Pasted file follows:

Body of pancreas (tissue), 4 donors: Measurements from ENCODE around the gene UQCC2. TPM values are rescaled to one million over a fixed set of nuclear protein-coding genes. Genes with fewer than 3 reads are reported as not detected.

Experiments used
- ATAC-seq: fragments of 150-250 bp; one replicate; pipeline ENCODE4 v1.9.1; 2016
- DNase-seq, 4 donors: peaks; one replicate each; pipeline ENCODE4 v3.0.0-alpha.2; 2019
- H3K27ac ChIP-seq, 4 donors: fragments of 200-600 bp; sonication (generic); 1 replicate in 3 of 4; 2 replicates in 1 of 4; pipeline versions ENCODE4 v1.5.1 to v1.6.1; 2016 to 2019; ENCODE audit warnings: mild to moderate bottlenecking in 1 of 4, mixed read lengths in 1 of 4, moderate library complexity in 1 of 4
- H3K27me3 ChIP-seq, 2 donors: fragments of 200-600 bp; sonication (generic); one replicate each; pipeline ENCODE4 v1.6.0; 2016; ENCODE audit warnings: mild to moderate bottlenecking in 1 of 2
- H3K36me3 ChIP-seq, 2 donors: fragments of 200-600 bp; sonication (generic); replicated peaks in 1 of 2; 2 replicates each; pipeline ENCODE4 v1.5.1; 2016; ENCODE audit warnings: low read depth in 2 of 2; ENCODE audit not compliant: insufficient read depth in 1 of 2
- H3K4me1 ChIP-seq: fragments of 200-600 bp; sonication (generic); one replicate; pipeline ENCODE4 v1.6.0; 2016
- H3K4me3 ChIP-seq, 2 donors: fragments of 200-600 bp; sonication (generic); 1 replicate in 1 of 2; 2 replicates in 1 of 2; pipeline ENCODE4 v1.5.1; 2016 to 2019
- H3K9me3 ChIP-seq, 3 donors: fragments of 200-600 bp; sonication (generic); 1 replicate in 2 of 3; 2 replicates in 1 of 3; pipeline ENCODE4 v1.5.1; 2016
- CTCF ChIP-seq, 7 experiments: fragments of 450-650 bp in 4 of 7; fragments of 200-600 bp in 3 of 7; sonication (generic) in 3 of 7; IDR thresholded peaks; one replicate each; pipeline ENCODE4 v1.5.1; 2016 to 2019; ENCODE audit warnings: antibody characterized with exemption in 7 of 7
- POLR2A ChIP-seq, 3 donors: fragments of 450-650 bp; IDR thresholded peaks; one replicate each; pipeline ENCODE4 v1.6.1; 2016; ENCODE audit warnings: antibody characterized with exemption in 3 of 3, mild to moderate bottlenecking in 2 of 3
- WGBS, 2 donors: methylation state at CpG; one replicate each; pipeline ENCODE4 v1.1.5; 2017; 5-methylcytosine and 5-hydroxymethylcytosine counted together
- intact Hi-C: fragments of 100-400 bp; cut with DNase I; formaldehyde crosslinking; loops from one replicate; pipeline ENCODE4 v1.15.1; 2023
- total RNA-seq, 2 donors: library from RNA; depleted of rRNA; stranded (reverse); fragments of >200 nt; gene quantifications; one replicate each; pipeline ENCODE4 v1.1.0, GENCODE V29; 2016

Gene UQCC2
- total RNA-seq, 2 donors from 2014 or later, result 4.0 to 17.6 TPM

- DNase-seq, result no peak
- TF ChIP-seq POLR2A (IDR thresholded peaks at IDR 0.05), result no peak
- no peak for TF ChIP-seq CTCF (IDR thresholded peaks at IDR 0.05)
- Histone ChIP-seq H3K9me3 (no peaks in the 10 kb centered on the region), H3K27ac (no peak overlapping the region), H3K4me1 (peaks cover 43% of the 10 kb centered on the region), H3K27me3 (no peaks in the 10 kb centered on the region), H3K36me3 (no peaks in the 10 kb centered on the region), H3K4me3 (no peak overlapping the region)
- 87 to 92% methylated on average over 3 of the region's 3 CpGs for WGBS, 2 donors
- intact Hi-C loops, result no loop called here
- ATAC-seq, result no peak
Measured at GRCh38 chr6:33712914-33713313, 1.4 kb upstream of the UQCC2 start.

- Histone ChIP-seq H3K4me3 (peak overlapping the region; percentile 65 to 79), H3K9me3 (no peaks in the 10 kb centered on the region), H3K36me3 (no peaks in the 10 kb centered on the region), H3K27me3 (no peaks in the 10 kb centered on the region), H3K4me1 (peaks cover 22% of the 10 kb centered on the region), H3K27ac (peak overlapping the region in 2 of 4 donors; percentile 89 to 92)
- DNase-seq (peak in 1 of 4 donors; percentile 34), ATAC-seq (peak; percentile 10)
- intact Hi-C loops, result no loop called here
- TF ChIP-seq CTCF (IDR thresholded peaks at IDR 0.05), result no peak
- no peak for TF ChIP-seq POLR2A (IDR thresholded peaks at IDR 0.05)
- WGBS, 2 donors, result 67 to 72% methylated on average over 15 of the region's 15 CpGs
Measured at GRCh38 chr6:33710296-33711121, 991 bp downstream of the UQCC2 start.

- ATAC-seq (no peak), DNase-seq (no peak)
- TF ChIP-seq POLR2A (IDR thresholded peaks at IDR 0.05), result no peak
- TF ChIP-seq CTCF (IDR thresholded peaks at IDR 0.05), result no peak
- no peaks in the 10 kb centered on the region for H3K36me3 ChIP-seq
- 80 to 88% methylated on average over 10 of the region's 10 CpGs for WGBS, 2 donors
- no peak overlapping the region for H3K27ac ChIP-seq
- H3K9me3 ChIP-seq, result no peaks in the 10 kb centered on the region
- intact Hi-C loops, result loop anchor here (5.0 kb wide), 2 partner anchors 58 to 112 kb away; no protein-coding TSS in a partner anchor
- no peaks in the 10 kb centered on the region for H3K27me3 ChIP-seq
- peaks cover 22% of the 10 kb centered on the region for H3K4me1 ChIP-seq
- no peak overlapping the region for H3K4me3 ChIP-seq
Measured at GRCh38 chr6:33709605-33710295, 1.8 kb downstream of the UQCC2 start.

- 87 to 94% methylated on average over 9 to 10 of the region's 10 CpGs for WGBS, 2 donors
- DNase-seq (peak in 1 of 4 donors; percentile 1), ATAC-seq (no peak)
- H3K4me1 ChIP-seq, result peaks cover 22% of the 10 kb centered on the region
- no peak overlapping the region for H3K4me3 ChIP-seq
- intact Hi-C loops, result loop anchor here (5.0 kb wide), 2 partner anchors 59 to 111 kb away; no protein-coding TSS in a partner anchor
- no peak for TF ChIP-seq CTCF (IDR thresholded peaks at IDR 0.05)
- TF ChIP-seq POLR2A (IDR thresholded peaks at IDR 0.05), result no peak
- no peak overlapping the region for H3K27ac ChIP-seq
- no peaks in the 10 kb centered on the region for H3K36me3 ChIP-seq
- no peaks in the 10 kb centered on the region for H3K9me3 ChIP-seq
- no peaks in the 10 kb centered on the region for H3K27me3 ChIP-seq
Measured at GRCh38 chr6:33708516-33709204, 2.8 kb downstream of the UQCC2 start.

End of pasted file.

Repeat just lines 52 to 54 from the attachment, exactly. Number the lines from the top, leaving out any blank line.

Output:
- no peak overlapping the region for H3K27ac ChIP-seq
- no peaks in the 10 kb centered on the region for H3K36me3 ChIP-seq
- no peaks in the 10 kb centered on the region for H3K9me3 ChIP-seq